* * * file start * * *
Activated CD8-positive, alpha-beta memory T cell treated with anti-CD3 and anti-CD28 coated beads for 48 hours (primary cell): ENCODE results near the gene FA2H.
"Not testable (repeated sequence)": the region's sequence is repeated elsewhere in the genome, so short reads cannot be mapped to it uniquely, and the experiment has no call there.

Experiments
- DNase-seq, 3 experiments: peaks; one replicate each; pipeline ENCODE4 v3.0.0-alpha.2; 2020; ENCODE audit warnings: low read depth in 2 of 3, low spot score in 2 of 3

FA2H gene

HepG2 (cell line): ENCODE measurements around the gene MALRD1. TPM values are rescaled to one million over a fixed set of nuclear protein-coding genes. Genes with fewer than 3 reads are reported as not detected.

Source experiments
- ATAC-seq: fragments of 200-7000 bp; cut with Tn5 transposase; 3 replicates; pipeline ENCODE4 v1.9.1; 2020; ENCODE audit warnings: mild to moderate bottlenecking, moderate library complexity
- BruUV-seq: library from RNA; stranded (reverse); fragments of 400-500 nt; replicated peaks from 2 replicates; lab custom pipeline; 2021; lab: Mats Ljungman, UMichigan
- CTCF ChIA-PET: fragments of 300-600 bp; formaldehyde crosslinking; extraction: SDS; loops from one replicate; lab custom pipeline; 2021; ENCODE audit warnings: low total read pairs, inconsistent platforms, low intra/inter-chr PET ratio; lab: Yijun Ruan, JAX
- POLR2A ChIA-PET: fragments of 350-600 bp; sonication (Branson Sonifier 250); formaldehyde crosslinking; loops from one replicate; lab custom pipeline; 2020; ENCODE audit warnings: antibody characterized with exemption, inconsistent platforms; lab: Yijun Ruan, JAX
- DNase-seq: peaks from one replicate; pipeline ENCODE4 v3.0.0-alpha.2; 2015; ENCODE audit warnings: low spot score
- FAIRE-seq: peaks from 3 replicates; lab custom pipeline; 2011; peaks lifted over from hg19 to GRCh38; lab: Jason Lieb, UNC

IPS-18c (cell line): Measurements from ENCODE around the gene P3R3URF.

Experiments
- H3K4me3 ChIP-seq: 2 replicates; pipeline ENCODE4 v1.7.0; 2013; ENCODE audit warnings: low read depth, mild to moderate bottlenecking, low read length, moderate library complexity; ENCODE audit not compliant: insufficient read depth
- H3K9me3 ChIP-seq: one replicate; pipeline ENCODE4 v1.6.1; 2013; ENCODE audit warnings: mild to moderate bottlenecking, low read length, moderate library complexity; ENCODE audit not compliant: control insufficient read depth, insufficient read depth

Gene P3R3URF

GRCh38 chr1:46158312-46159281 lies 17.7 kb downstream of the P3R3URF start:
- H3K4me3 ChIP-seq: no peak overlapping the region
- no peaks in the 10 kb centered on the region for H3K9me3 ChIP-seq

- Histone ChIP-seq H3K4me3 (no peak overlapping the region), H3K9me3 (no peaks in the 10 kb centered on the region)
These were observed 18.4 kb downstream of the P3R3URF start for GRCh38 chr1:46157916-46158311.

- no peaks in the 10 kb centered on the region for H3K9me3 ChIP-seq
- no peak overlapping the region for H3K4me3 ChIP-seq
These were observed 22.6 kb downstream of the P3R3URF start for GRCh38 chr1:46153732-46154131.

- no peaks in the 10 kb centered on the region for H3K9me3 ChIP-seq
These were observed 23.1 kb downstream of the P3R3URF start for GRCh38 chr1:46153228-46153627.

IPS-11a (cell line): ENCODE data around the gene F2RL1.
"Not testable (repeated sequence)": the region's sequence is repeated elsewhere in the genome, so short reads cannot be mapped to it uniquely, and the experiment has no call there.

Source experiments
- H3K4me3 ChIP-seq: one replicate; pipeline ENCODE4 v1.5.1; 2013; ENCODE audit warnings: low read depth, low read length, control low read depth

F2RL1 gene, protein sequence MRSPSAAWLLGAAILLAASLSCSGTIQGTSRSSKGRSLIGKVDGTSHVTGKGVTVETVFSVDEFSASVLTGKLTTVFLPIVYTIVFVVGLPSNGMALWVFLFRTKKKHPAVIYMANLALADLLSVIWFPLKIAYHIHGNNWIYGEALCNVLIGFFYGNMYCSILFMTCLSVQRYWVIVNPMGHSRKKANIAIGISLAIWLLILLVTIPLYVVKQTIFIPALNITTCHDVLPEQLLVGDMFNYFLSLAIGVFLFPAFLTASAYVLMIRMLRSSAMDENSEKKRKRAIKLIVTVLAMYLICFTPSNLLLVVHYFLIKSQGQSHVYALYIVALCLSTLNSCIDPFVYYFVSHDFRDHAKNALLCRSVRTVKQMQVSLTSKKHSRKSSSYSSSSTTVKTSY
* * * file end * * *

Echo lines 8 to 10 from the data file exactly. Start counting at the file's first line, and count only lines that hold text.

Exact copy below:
- ATAC-seq: fragments of 200-7000 bp; cut with Tn5 transposase; 3 replicates; pipeline ENCODE4 v1.9.1; 2020; ENCODE audit warnings: mild to moderate bottlenecking, moderate library complexity
- BruUV-seq: library from RNA; stranded (reverse); fragments of 400-500 nt; replicated peaks from 2 replicates; lab custom pipeline; 2021; lab: Mats Ljungman, UMichigan
- CTCF ChIA-PET: fragments of 300-600 bp; formaldehyde crosslinking; extraction: SDS; loops from one replicate; lab custom pipeline; 2021; ENCODE audit warnings: low total read pairs, inconsistent platforms, low intra/inter-chr PET ratio; lab: Yijun Ruan, JAX